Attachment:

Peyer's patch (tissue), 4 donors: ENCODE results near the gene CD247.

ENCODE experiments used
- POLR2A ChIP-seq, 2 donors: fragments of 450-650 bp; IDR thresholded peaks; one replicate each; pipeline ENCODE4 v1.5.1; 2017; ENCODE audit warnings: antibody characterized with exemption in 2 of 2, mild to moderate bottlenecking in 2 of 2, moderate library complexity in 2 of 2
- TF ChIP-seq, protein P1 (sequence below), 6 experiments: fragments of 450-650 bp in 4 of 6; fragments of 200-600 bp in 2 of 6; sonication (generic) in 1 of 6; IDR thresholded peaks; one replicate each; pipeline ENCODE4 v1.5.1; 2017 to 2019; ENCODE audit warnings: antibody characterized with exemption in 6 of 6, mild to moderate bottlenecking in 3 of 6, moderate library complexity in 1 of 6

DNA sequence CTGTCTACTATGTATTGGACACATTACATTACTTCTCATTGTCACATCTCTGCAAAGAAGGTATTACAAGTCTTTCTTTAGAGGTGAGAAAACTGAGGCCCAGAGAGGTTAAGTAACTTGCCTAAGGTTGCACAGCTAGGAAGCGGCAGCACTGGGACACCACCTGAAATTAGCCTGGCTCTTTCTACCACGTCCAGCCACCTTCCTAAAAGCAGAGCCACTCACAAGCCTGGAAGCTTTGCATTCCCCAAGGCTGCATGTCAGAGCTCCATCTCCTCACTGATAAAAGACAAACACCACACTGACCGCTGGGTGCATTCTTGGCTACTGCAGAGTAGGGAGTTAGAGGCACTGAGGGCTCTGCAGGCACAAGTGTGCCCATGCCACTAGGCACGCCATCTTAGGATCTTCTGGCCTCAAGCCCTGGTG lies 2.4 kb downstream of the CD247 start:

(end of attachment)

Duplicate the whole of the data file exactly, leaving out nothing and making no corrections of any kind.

Peyer's patch (tissue), 4 donors: ENCODE results near the gene CD247.

ENCODE experiments used
- POLR2A ChIP-seq, 2 donors: fragments of 450-650 bp; IDR thresholded peaks; one replicate each; pipeline ENCODE4 v1.5.1; 2017; ENCODE audit warnings: antibody characterized with exemption in 2 of 2, mild to moderate bottlenecking in 2 of 2, moderate library complexity in 2 of 2
- TF ChIP-seq, protein P1 (sequence below), 6 experiments: fragments of 450-650 bp in 4 of 6; fragments of 200-600 bp in 2 of 6; sonication (generic) in 1 of 6; IDR thresholded peaks; one replicate each; pipeline ENCODE4 v1.5.1; 2017 to 2019; ENCODE audit warnings: antibody characterized with exemption in 6 of 6, mild to moderate bottlenecking in 3 of 6, moderate library complexity in 1 of 6

DNA sequence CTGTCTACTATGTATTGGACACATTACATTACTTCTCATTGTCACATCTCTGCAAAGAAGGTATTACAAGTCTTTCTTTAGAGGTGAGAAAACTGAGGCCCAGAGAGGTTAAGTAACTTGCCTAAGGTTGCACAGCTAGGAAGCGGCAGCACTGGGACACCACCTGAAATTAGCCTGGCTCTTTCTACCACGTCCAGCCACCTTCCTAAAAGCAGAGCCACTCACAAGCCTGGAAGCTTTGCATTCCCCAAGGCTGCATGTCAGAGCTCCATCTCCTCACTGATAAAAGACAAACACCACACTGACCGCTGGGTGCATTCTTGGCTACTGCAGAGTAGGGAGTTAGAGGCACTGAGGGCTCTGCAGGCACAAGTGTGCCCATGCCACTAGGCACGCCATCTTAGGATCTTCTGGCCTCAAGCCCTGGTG lies 2.4 kb downstream of the CD247 start: